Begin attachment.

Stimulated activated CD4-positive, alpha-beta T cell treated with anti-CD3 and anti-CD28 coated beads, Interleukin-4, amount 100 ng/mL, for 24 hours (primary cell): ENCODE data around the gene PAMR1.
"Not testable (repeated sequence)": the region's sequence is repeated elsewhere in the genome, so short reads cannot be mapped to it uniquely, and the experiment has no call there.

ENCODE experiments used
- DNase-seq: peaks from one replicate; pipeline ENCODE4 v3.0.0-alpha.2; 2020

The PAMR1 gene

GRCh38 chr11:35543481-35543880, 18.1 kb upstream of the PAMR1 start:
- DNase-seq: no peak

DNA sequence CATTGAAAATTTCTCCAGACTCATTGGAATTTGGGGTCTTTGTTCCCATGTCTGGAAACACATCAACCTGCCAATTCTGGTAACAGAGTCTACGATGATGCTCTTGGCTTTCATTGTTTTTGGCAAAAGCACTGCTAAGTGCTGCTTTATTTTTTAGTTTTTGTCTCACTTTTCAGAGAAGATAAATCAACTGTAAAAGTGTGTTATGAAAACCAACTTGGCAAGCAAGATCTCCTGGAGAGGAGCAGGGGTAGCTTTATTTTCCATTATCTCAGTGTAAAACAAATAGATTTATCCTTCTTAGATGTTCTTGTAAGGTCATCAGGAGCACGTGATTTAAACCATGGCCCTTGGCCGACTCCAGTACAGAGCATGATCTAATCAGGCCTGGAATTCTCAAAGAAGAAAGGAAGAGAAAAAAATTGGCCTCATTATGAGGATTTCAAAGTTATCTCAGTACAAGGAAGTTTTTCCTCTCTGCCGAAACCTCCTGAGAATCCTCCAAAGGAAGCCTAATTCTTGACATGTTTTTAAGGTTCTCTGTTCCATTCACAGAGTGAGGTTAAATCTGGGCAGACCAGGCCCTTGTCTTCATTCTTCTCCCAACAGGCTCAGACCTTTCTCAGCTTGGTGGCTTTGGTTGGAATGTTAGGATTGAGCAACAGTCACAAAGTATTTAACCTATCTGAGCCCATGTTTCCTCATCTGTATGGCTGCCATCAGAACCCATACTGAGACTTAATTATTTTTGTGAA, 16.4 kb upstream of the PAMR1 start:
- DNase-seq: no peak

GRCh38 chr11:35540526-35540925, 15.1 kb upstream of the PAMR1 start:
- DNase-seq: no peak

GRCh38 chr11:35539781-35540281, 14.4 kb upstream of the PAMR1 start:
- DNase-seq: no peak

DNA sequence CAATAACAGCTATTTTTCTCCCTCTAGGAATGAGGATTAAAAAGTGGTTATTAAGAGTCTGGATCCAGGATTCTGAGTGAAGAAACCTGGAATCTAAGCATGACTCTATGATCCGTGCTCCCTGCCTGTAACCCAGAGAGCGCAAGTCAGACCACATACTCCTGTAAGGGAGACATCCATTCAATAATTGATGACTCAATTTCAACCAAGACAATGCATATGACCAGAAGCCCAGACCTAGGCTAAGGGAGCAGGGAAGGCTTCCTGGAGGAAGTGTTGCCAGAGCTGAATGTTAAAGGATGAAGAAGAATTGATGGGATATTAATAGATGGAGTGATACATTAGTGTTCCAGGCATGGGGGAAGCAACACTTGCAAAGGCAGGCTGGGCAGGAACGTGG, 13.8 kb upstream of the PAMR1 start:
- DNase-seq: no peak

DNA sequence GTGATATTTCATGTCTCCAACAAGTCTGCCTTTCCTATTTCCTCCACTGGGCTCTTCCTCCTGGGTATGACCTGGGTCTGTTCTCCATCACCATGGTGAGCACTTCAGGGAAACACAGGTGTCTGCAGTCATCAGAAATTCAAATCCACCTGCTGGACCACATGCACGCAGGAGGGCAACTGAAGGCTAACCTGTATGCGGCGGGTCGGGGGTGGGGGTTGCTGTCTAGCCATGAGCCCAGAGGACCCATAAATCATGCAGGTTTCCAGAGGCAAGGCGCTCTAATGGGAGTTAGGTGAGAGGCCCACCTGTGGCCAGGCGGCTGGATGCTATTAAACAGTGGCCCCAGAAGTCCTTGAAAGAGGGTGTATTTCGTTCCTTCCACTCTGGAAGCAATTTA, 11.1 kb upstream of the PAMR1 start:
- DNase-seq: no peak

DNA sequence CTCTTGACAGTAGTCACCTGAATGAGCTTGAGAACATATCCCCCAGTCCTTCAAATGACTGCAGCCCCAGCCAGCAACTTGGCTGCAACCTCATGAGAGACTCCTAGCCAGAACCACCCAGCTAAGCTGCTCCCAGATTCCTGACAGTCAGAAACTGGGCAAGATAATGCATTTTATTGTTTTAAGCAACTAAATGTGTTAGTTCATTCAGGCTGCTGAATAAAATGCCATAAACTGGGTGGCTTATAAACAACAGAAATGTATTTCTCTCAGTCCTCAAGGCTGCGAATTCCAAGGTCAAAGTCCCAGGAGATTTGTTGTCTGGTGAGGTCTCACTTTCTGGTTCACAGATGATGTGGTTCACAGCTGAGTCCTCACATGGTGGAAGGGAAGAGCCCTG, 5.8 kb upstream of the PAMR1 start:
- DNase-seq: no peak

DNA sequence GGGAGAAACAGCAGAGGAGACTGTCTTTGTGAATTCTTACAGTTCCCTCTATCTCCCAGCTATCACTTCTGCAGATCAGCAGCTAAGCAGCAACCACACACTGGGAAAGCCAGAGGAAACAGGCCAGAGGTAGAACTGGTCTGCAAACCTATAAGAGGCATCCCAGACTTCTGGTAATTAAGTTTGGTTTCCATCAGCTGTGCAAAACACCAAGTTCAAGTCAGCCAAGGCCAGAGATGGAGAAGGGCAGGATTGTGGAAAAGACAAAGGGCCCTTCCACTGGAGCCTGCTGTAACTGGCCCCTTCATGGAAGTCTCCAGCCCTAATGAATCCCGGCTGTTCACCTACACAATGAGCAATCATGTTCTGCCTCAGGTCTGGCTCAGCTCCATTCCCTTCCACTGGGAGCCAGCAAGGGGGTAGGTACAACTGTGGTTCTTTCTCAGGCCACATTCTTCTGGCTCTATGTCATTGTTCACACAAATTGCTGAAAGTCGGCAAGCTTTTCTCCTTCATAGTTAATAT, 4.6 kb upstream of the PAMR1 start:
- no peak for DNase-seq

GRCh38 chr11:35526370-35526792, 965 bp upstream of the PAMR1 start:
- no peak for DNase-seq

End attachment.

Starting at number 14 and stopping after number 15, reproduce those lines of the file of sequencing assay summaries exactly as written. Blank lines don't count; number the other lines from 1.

DNA sequence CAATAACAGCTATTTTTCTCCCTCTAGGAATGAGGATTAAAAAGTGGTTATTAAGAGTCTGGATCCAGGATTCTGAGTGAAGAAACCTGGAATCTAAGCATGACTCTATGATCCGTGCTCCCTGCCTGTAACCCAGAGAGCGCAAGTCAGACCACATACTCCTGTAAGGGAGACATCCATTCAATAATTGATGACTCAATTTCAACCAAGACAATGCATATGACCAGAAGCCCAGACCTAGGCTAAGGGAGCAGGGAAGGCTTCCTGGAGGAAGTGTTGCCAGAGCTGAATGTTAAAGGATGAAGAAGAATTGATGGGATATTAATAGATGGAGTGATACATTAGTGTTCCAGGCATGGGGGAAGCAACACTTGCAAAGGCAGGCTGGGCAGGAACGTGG, 13.8 kb upstream of the PAMR1 start:
- DNase-seq: no peak